I always get an offer on the spot. You should try this.

COMMENTS
By  RichardPencil  |  30

I love that question!

I tell them I have so many weaknesses that it is hard to rank them. I lie frequently. I steal office supplies. I shift blame to anyone but myself when something goes wrong. I eat too many treats in the break room. I make customers feel like idiots. I take credit for good weather. I show up late and sneak out early. I hit on hot coworkers and even some that are just so-so. Shall I go on?

I always get an offer on the spot. You should try this.

Reply
  RichardPencil  |  30

Thanks. There's too much scrutiny at the level. Stockholders, bleh.

I usually get a "Cautionary Tale" position in the Corporate Ethics Department. I give Oscar-worthy performances in the training videos.

By  Chazzster  |  22

I have had a few panel type interviews and I hate them. They can take turns firing questions at you while you are just one person to answer questions and unless you are very good at turning the situation around don’t get to ask many questions of them. But you rarely know what kind of interview you are going to walk into…

By the way, while ideally you need to do well at each stage of the interview, it’s the interview with the hiring manager that counts the most. For a professional being interviewed, there may be one or more “experts” in your field to let the hiring manager know if they think you are qualified for the position - These can be the most difficult steps for an applicant, but they are ultimately not necessarily the most important. The hiring manager makes the decision and a competent manager knows how to make an applicant feel more at ease so they can get a more accurate impression of the applicant. Your prospective peers within the company may not be so good at putting an applicant at ease. There is skill involved in conducting an effective interview regardless of if you are the applicant or the interviewer. One of the most basic skills required of a good interviewer is putting the applicant at ease so you get a real assessment of the applicant’s skills and experience. I would say that the people who broke you down emotionally did not have this skill and did not do a good job for their company.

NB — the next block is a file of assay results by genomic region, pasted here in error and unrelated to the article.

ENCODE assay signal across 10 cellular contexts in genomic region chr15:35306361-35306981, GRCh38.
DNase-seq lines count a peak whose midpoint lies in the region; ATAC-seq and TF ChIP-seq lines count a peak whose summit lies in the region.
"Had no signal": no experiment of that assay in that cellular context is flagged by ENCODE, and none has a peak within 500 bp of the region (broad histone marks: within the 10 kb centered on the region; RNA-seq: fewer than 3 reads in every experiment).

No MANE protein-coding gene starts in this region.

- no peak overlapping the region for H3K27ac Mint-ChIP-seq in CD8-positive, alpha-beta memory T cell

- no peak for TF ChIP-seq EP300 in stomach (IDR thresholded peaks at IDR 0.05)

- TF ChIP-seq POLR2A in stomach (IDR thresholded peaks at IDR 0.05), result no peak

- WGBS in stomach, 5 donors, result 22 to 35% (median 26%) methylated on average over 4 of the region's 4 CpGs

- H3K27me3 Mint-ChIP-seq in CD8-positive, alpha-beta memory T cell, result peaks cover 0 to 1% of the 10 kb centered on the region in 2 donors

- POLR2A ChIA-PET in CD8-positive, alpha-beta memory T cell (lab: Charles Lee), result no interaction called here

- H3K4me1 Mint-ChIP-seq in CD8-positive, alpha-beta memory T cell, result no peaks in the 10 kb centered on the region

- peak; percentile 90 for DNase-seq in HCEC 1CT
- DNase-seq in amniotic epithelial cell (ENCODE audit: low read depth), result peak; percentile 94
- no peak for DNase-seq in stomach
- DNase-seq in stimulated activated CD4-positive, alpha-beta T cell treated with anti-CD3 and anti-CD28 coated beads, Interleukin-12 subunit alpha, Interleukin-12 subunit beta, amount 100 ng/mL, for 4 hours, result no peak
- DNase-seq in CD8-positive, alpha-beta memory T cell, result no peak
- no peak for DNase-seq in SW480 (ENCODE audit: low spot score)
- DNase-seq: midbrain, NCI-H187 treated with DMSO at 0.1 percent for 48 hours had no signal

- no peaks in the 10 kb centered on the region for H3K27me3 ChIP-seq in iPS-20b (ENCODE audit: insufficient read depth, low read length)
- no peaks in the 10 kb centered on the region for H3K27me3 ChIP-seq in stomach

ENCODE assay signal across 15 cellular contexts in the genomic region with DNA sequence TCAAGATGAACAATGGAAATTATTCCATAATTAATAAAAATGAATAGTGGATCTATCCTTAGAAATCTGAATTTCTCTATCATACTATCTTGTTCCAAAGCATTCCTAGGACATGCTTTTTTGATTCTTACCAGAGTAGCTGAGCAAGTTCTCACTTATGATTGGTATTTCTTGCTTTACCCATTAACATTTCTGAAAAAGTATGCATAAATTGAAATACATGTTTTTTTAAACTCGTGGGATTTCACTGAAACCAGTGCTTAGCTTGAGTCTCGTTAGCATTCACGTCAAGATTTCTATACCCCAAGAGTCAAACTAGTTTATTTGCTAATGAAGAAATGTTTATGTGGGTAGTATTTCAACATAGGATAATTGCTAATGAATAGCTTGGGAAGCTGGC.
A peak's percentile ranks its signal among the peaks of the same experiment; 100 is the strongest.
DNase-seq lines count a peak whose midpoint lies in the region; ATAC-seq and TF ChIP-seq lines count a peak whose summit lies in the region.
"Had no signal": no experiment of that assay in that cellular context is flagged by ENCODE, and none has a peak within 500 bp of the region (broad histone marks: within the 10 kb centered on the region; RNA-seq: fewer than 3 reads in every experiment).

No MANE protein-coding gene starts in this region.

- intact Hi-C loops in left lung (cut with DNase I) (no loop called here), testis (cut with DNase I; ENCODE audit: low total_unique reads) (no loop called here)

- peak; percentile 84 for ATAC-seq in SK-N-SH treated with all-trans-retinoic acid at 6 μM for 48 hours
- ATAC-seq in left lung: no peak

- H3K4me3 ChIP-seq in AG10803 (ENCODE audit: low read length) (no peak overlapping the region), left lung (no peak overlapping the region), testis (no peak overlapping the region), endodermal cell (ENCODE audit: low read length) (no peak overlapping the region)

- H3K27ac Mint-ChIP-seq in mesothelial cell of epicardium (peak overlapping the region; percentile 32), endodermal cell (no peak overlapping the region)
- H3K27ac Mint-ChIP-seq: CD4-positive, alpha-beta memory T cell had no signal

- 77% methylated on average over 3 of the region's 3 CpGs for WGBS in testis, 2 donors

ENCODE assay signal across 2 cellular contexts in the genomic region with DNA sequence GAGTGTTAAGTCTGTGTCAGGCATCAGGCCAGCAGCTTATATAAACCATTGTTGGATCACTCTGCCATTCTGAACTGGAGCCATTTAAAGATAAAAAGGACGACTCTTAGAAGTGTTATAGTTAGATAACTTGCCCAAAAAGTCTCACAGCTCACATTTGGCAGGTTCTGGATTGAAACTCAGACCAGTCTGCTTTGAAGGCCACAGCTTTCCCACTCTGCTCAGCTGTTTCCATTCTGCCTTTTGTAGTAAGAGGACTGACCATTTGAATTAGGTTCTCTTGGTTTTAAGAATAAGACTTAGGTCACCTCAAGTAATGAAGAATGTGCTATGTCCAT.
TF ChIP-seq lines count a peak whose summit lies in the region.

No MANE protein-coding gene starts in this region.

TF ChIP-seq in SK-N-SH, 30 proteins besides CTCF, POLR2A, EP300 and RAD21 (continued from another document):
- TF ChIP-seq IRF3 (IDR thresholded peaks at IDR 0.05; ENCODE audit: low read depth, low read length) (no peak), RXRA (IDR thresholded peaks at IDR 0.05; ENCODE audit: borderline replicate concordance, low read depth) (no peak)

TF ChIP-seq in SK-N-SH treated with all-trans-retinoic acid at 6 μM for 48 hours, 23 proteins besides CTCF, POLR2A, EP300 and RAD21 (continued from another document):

Regardless of what we do or how good we are at our profession, you are going to have some interviews that don’t go well. Consider those as “practice” for a future interview that you are going to ace. Don’t give up - Regardless of how well or poorly you may do on one interview you can learn from that and use that experience in the future.

By the way “What’s your greatest weakness” is a well known trap question. The best answer is one that sounds like a weakness but is really a strength - Such as saying you are particular about getting the job done right, but you know you need to loosen up a bit. In most environments that’s actually a positive (unless the particular job emphasizes speed over accuracy).

By the way, one more tip - The more questions you ask of your prospective employer (as long as they are intelligent questions) the better it works out for you. You get to take a bit of the pressure off you and put them a little in the defensive while at the same time looking like you are genuinely interested in the company. Look them up online beforehand, see what their business is, see what their sales trends are, see what their history is. Then use that to ask a few questions that show you understand the business to some degree and are interested in working there. Ideally they are going to ask you about 2 or 3 questions for every one you ask of them. But you can prepare your questions beforehand after you researched the company a bit and it informs the choices you may need to make about the job, and it shows interest in their organization, and it takes the pressure off you for a little while in an interview. You can even write out your list of questions and refer to your notes if you think you might forget the questions under the pressure of an interview - It’s not a negative to to do this. A professional placement agent told me that a long time ago and it works.